Those who have been following district news know that Mr. Lamken has been a big proponent of forming a Citizens’ Budget Advisory Committee (CBAC), which he has repeatedly proposed/advocated. The district finally put it on the agenda, but voted it down 4-1, with only Dr. Grooms voting for it. Reasons given for refusal of this discretionary move included: it takes too much time, the public wouldn’t understand the complexity, audits haven’t uncovered any issues and that it wouldn’t significantly improve results. Not once did anyone talk about a review of HOW the District is spending taxpayer money. Lamken did concede that it would take more time and effort by district personnel but disagreed that it wouldn’t be worthwhile or that interested members of the public were incapable of understanding. Two citizens with substantial School District finance experience have agreed to serve if the CBAC is created.

Mr. Lamken further told us on 10-7-22: “As far the budget process is concerned, only by having a CBAC will Citizens really be able to understand the Departmental budget building process, be able to question those responsible for their Department’s budget and get meaningful data. The current budget process is one where even Board members don’t get meaningful and complete answers to their questions do they don’t insist on getting one. It’s very much a “you don’t have a need to know” process.”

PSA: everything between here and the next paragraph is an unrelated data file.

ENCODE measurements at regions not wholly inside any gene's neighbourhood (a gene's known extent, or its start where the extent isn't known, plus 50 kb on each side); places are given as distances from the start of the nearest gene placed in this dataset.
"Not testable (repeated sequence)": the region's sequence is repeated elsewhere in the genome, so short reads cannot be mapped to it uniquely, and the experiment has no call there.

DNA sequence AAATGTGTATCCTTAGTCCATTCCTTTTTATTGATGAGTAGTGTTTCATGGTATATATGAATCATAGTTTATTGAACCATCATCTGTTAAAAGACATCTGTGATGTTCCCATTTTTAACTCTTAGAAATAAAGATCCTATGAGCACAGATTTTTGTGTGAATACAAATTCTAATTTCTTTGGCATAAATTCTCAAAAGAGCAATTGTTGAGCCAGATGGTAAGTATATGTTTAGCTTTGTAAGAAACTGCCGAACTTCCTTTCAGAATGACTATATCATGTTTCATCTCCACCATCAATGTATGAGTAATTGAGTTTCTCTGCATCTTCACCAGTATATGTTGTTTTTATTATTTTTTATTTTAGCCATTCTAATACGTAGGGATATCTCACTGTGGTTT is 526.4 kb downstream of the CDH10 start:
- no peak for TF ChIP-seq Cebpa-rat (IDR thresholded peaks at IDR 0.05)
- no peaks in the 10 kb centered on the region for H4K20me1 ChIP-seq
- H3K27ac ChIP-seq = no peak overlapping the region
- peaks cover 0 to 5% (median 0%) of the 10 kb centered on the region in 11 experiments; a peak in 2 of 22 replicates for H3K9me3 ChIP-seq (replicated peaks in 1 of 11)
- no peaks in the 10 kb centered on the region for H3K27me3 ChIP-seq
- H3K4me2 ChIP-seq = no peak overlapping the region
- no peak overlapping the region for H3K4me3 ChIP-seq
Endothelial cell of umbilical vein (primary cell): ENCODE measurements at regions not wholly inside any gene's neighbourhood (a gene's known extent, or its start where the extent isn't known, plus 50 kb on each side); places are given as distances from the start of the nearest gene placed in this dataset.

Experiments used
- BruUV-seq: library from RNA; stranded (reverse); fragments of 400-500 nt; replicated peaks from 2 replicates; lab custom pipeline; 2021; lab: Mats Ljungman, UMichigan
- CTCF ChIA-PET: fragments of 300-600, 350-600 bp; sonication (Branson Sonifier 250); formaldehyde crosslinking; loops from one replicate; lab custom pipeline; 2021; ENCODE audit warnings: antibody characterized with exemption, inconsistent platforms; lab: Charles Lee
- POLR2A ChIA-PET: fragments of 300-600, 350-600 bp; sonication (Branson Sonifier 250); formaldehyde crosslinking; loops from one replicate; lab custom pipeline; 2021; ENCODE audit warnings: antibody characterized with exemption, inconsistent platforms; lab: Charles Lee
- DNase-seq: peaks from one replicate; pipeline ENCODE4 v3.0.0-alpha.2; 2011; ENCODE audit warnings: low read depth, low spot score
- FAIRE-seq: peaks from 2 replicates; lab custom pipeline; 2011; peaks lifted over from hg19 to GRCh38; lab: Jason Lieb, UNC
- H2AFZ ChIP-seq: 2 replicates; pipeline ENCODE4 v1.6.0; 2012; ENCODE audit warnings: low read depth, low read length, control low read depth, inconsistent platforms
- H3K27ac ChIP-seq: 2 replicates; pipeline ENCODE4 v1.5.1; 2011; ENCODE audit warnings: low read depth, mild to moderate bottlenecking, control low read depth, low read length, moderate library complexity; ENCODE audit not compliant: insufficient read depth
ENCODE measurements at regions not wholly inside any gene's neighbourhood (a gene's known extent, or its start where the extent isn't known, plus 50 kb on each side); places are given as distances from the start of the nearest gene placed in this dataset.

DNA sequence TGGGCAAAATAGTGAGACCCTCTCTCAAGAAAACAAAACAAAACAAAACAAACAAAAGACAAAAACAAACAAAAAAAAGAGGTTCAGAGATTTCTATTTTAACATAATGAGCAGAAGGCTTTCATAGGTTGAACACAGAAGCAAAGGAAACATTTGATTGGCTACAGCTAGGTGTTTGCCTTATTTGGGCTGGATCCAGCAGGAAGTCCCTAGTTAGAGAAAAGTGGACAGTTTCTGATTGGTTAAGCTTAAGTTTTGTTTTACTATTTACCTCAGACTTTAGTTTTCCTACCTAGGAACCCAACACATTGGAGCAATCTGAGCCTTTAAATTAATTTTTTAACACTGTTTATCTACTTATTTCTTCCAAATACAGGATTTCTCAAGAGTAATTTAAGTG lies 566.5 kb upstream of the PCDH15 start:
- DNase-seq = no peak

September 8 Special Meeting Agenda

1. Meeting Opening

A. Call to Order

2. Discussion Items

A. Discussion of Rollback Rate

B. Discussion of Five Year Work Plan


3. Action Items

A. Five Year Work Plan

B. Required Local Effort Millage

C. Discretionary Millage

D. Capital Improvement Millage

E. 2022-2023 District Summary Budget


F. Resolution #1359 – Revenues & Millages

G. Resolution #1360 – Final Budget 2022-2023


4. Adjournment

A. Adjournment

Editor’s note: These items had attachments. We’re just showing samples. Go to School Board website for more.

Regular meeting